A recent question in the r/ZeroWaste subreddit prompted a lively discussion about the nuances of composting and the benefits of different materials for drinking glasses.
The Redditor’s question centers around compostable plastic, a type of plastic that is meant to break down in a compost bin with ordinary food waste. Most plastics take centuries to break down under normal circumstances, so it simply stays in the environment or in landfills. But compostable or biodegradable plastic is supposed to break down much more quickly.
Unfortunately, according to a study published in Frontiers in Sustainability, that’s not always how it works: Only 34% of the “biodegradable” items tested actually broke down in home compost bins.
The Redditor’s confusion around the topic is understandable.
“Made from Corn, 100% Compostable,” they write, quoting the information printed on the cup. “I saved this from a dinner party yesterday, and I’m wondering whether I can put it in my compost bin. It looks too good to be true to me…”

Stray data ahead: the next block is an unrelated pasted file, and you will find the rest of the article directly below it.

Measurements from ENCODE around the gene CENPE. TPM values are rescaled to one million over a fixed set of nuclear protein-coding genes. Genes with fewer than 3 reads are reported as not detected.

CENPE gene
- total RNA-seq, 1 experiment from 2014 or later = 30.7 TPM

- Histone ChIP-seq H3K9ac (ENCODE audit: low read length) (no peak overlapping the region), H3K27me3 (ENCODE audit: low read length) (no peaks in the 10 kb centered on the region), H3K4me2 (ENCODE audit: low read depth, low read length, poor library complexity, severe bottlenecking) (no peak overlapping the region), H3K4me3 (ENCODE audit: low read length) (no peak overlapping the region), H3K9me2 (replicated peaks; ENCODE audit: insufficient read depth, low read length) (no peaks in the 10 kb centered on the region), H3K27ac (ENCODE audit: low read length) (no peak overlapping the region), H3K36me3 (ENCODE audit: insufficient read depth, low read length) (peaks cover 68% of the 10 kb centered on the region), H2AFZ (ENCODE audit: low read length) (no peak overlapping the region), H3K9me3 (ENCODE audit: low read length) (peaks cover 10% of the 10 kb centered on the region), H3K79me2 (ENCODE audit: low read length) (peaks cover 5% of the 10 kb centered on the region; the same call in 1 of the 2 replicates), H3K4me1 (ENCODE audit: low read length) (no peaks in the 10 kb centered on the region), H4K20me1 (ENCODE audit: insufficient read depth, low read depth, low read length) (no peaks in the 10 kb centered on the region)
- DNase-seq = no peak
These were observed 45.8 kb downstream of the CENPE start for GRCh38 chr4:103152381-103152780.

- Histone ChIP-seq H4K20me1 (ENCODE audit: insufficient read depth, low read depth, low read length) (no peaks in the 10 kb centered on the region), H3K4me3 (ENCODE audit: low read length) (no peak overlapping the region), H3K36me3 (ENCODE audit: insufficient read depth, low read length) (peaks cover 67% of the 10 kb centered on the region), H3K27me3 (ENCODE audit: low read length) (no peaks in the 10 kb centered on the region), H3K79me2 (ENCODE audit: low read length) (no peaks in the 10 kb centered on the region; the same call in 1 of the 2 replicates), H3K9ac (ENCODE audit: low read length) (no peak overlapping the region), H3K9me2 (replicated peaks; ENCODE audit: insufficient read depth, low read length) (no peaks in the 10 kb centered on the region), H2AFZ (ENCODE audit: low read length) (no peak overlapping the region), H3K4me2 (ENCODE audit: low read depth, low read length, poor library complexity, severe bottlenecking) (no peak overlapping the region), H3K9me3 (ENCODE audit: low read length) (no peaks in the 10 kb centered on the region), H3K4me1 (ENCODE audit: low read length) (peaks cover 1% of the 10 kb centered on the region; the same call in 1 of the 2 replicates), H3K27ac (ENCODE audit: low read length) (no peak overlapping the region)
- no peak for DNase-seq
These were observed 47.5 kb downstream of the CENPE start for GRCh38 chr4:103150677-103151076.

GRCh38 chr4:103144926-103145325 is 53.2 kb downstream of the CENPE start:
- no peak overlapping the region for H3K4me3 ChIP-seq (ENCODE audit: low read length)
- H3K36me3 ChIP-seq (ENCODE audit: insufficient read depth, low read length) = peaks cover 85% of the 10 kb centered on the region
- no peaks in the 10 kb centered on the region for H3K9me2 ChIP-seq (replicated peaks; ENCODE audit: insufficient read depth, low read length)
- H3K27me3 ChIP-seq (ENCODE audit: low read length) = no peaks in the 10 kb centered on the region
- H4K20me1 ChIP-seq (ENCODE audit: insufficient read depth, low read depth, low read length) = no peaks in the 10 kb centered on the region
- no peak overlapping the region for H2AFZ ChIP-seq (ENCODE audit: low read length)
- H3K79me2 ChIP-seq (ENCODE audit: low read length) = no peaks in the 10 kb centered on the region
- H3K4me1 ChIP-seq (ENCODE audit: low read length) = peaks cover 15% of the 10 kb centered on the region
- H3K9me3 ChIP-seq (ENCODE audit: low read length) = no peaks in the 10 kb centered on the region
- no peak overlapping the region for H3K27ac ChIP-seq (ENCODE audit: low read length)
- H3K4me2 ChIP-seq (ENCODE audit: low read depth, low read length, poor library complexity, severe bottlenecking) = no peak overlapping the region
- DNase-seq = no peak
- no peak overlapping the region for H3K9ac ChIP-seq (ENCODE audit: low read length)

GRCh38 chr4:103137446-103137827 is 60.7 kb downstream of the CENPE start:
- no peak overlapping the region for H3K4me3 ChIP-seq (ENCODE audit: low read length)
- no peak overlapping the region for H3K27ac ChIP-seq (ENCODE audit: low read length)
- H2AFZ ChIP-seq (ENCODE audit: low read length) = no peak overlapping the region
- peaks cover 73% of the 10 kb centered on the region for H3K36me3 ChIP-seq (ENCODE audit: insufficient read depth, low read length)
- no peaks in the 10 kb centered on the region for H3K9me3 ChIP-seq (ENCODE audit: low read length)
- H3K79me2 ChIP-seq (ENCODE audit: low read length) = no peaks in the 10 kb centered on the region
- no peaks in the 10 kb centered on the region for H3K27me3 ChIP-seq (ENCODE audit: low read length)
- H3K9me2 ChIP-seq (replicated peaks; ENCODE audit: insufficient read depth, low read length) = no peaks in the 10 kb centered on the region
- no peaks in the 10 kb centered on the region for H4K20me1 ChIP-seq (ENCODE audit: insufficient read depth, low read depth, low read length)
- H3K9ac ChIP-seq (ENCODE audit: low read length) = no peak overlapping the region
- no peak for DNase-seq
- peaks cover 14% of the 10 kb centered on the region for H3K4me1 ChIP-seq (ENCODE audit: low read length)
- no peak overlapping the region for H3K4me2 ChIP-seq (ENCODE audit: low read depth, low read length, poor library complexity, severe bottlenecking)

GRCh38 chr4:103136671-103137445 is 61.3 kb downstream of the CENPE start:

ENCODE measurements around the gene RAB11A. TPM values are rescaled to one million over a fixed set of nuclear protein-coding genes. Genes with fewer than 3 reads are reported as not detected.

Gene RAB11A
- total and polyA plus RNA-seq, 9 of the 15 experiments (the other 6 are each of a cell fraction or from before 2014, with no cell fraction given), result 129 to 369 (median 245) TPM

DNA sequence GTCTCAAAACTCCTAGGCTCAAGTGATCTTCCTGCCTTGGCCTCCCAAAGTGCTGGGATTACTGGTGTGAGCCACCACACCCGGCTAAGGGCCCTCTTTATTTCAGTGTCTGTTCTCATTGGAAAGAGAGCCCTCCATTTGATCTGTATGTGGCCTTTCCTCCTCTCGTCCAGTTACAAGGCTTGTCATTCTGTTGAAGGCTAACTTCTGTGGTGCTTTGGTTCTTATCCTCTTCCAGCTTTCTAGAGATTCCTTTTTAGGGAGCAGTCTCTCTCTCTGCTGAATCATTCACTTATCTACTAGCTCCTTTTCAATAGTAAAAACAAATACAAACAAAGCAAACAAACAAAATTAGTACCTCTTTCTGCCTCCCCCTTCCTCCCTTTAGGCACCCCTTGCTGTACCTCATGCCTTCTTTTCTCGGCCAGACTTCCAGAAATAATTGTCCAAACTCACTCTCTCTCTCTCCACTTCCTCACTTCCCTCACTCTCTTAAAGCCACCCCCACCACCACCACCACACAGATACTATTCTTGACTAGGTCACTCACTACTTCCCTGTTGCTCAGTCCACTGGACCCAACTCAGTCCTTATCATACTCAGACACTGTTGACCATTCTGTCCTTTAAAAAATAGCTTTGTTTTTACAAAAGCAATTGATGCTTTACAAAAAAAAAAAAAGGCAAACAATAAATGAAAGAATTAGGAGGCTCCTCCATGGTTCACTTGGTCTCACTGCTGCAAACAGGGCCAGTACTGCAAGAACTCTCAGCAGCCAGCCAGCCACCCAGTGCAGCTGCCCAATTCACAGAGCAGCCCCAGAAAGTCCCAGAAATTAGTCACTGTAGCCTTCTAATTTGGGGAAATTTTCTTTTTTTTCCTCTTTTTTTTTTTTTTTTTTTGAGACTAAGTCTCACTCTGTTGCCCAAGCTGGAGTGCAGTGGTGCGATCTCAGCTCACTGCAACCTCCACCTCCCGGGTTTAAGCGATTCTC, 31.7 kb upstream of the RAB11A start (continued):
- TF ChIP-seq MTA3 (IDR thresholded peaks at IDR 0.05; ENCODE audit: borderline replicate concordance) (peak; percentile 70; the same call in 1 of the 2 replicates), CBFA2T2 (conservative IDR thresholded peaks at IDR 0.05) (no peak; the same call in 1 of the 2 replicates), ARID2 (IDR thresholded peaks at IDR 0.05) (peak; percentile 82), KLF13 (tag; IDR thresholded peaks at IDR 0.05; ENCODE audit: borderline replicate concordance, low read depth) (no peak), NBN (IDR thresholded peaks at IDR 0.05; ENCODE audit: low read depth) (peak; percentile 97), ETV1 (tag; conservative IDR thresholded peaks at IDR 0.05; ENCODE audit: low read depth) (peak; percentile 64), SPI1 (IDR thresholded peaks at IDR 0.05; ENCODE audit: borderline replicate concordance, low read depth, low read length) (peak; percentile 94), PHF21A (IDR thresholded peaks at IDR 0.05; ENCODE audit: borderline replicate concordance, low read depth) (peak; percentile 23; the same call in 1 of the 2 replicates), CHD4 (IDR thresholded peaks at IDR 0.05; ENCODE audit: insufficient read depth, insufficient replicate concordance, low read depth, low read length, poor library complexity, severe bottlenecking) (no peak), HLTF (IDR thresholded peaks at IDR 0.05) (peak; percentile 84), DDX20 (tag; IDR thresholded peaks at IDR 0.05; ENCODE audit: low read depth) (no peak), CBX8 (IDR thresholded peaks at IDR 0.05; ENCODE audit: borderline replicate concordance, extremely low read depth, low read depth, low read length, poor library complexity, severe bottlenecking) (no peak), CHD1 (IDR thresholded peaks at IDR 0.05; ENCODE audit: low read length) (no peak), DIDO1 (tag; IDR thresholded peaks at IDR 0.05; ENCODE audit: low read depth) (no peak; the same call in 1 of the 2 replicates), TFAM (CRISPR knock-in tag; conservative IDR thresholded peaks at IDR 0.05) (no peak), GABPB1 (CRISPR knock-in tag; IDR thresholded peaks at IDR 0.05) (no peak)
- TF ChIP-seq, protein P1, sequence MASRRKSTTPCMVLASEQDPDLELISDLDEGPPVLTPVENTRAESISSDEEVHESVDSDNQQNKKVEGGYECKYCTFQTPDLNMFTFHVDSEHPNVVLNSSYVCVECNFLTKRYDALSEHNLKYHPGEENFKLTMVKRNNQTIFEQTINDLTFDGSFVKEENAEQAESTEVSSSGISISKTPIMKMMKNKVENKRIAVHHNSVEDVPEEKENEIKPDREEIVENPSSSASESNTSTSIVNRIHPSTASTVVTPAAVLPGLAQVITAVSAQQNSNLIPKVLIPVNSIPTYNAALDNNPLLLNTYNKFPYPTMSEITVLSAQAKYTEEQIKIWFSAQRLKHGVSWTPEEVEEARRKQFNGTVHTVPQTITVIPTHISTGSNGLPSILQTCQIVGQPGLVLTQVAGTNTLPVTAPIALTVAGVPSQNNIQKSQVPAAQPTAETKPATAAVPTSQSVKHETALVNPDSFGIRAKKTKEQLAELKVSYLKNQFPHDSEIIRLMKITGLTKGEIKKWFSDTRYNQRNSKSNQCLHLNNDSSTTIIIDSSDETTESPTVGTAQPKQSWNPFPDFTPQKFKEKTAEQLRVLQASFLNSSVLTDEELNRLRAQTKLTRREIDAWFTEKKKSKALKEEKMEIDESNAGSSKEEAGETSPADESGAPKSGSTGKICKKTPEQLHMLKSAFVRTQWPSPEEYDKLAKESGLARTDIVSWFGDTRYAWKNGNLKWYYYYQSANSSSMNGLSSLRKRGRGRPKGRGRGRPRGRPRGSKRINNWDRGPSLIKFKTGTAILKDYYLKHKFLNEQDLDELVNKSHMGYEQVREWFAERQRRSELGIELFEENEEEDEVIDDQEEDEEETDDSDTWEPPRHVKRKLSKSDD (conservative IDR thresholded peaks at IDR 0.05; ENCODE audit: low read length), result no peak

Commenters jumped in to explain.
“Compostable, yes. In your backyard bin, probably not,” says one.
Another user goes into greater detail. “Compost nerd checking in. Industrial composting facilities are designed to turn over the compost and finish it at a regular rate. Some stuff takes a little bit longer but for the most part, everything kind of takes the same amount of time if you mix it all together right. These things don’t take forever … Probably closer to 12 months at an industrial facility.”
The original poster was disappointed but decided to go ahead with their experiment.
“I might toss it in anyway,” they write, “since we don’t have any industrial compost facility around here.”
More reliable compostable plastic would reduce the need for garbage collection and give home gardens a boost, while also reducing plastic waste and pollution. But for now, many compostable options are causing more trouble than they’re worth.
As the original poster points out, “The bottom of the cup does say ‘do not mix with other recyclable plastics.’”
That’s because these plastics can’t always be recycled by the same processes as one another. More development will be needed to make compostable plastic part of the mainstream.
Join our free newsletter for easy tips to save more, waste less, and help yourself while helping the planet.